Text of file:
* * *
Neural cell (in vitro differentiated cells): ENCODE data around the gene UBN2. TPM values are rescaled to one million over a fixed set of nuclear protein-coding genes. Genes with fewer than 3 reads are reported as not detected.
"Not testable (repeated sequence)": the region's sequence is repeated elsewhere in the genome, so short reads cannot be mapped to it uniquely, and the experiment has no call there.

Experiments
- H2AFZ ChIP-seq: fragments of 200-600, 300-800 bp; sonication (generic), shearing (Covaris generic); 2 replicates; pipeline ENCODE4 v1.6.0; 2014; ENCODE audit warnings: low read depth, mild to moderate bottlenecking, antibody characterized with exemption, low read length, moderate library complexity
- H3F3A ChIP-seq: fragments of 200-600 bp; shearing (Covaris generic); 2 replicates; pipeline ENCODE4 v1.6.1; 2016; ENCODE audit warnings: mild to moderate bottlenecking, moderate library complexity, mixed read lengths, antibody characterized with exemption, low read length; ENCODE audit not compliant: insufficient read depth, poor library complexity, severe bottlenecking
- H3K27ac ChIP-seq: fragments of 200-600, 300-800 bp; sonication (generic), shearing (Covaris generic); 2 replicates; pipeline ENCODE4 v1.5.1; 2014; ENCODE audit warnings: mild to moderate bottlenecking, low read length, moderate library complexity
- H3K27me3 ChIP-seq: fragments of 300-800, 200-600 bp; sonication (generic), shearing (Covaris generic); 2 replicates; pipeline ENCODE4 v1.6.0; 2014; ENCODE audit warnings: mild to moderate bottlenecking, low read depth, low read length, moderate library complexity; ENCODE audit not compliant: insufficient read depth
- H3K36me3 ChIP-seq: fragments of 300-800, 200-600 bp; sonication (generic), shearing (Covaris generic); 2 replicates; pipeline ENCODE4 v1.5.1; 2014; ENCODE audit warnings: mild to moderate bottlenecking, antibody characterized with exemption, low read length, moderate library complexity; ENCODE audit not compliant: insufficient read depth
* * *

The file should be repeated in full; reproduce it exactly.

Neural cell (in vitro differentiated cells): ENCODE data around the gene UBN2. TPM values are rescaled to one million over a fixed set of nuclear protein-coding genes. Genes with fewer than 3 reads are reported as not detected.
"Not testable (repeated sequence)": the region's sequence is repeated elsewhere in the genome, so short reads cannot be mapped to it uniquely, and the experiment has no call there.

Experiments
- H2AFZ ChIP-seq: fragments of 200-600, 300-800 bp; sonication (generic), shearing (Covaris generic); 2 replicates; pipeline ENCODE4 v1.6.0; 2014; ENCODE audit warnings: low read depth, mild to moderate bottlenecking, antibody characterized with exemption, low read length, moderate library complexity
- H3F3A ChIP-seq: fragments of 200-600 bp; shearing (Covaris generic); 2 replicates; pipeline ENCODE4 v1.6.1; 2016; ENCODE audit warnings: mild to moderate bottlenecking, moderate library complexity, mixed read lengths, antibody characterized with exemption, low read length; ENCODE audit not compliant: insufficient read depth, poor library complexity, severe bottlenecking
- H3K27ac ChIP-seq: fragments of 200-600, 300-800 bp; sonication (generic), shearing (Covaris generic); 2 replicates; pipeline ENCODE4 v1.5.1; 2014; ENCODE audit warnings: mild to moderate bottlenecking, low read length, moderate library complexity
- H3K27me3 ChIP-seq: fragments of 300-800, 200-600 bp; sonication (generic), shearing (Covaris generic); 2 replicates; pipeline ENCODE4 v1.6.0; 2014; ENCODE audit warnings: mild to moderate bottlenecking, low read depth, low read length, moderate library complexity; ENCODE audit not compliant: insufficient read depth
- H3K36me3 ChIP-seq: fragments of 300-800, 200-600 bp; sonication (generic), shearing (Covaris generic); 2 replicates; pipeline ENCODE4 v1.5.1; 2014; ENCODE audit warnings: mild to moderate bottlenecking, antibody characterized with exemption, low read length, moderate library complexity; ENCODE audit not compliant: insufficient read depth